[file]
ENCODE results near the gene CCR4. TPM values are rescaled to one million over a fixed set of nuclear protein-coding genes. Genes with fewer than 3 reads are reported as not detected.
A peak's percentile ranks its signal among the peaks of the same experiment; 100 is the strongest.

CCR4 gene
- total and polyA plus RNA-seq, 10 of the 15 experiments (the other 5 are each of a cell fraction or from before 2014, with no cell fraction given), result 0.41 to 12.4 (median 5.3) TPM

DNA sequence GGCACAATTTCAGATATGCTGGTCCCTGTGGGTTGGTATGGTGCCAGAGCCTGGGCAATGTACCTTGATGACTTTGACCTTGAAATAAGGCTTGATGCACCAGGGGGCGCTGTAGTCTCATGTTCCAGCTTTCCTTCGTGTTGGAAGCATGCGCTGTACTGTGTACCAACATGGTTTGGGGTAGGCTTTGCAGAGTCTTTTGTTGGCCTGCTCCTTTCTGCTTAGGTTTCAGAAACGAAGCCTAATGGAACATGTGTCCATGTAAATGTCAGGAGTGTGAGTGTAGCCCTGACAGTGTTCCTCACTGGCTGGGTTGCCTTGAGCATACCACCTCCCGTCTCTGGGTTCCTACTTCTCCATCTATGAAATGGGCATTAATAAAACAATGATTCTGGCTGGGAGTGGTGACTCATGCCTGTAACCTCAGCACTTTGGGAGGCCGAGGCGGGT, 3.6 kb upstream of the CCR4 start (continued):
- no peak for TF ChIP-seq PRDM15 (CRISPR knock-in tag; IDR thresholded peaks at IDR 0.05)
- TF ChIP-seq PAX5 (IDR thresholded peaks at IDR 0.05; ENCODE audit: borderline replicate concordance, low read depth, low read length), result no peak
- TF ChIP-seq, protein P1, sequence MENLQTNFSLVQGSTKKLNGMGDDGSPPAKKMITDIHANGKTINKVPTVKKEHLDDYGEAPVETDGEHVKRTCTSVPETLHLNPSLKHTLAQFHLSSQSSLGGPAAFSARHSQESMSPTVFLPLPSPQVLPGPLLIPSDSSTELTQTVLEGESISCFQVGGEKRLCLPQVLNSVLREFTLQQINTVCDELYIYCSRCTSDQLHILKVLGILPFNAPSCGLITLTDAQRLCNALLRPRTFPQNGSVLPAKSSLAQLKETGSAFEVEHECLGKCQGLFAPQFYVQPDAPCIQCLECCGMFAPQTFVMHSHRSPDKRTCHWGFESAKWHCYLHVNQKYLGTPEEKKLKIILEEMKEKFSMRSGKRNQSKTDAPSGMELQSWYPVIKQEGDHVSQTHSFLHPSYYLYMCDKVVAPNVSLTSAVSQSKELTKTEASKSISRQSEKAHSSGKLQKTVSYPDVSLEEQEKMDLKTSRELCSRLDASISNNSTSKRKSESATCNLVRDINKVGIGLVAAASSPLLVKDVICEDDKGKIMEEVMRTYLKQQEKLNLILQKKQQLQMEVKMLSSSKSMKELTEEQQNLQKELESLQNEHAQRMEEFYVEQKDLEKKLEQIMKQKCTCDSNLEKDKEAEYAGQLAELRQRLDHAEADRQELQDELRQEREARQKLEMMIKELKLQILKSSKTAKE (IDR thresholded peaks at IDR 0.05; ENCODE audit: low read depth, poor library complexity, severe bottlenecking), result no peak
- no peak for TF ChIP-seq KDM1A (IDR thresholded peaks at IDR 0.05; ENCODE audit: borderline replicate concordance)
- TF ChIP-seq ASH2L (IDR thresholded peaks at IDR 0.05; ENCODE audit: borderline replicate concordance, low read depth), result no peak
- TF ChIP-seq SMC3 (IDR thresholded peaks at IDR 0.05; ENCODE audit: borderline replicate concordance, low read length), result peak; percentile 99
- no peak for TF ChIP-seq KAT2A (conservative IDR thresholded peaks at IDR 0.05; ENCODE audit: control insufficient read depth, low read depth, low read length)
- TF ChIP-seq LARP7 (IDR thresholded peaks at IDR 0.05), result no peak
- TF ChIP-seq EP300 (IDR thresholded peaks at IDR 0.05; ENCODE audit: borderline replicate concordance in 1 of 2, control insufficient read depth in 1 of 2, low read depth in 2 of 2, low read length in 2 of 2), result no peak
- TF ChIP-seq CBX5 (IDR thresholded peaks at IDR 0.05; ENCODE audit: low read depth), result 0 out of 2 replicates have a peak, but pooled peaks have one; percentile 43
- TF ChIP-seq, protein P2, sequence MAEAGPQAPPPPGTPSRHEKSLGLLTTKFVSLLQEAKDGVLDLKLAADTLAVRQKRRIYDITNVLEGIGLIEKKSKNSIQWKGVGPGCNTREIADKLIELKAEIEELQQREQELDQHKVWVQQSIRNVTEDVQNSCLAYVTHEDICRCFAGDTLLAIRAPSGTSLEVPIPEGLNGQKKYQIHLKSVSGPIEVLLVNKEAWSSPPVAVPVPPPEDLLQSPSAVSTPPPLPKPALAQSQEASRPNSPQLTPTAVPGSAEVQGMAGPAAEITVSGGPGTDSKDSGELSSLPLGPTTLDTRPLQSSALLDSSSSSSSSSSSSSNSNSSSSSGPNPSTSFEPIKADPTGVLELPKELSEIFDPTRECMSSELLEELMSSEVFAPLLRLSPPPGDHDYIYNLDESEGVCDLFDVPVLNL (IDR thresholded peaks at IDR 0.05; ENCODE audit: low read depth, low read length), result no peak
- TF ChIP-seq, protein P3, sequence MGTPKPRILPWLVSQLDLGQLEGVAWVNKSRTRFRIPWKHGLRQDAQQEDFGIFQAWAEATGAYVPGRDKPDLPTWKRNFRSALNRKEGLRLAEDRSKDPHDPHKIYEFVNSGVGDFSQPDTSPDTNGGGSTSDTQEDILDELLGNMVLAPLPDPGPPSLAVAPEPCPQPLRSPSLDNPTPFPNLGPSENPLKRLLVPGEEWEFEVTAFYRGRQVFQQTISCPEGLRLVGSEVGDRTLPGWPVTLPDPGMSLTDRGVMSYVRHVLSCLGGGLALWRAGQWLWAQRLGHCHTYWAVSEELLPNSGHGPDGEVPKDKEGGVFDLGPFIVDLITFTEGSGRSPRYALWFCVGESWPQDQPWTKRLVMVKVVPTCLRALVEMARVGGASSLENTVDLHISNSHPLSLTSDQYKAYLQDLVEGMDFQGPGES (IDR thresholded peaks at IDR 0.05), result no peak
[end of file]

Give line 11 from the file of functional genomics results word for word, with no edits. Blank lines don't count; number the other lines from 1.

- TF ChIP-seq SMC3 (IDR thresholded peaks at IDR 0.05; ENCODE audit: borderline replicate concordance, low read length), result peak; percentile 99